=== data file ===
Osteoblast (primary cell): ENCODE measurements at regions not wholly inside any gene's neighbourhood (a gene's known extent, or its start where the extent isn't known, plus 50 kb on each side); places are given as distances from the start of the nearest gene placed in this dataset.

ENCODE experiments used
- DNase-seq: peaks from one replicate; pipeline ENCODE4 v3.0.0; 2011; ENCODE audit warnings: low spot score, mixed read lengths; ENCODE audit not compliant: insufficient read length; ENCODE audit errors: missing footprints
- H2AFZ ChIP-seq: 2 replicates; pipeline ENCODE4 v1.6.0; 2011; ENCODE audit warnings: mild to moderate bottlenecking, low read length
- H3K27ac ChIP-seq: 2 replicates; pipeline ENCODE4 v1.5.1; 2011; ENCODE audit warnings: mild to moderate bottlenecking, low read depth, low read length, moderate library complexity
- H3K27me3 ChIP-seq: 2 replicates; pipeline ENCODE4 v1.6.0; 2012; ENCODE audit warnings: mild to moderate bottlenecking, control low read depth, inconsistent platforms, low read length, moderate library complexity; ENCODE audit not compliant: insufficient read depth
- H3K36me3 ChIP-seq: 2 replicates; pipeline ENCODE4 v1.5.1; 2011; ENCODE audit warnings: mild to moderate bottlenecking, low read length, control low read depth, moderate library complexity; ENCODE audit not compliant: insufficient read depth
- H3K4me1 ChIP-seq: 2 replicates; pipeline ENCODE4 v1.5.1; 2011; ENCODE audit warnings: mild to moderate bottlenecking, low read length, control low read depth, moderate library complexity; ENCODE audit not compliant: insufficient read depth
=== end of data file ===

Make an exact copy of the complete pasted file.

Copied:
Osteoblast (primary cell): ENCODE measurements at regions not wholly inside any gene's neighbourhood (a gene's known extent, or its start where the extent isn't known, plus 50 kb on each side); places are given as distances from the start of the nearest gene placed in this dataset.

ENCODE experiments used
- DNase-seq: peaks from one replicate; pipeline ENCODE4 v3.0.0; 2011; ENCODE audit warnings: low spot score, mixed read lengths; ENCODE audit not compliant: insufficient read length; ENCODE audit errors: missing footprints
- H2AFZ ChIP-seq: 2 replicates; pipeline ENCODE4 v1.6.0; 2011; ENCODE audit warnings: mild to moderate bottlenecking, low read length
- H3K27ac ChIP-seq: 2 replicates; pipeline ENCODE4 v1.5.1; 2011; ENCODE audit warnings: mild to moderate bottlenecking, low read depth, low read length, moderate library complexity
- H3K27me3 ChIP-seq: 2 replicates; pipeline ENCODE4 v1.6.0; 2012; ENCODE audit warnings: mild to moderate bottlenecking, control low read depth, inconsistent platforms, low read length, moderate library complexity; ENCODE audit not compliant: insufficient read depth
- H3K36me3 ChIP-seq: 2 replicates; pipeline ENCODE4 v1.5.1; 2011; ENCODE audit warnings: mild to moderate bottlenecking, low read length, control low read depth, moderate library complexity; ENCODE audit not compliant: insufficient read depth
- H3K4me1 ChIP-seq: 2 replicates; pipeline ENCODE4 v1.5.1; 2011; ENCODE audit warnings: mild to moderate bottlenecking, low read length, control low read depth, moderate library complexity; ENCODE audit not compliant: insufficient read depth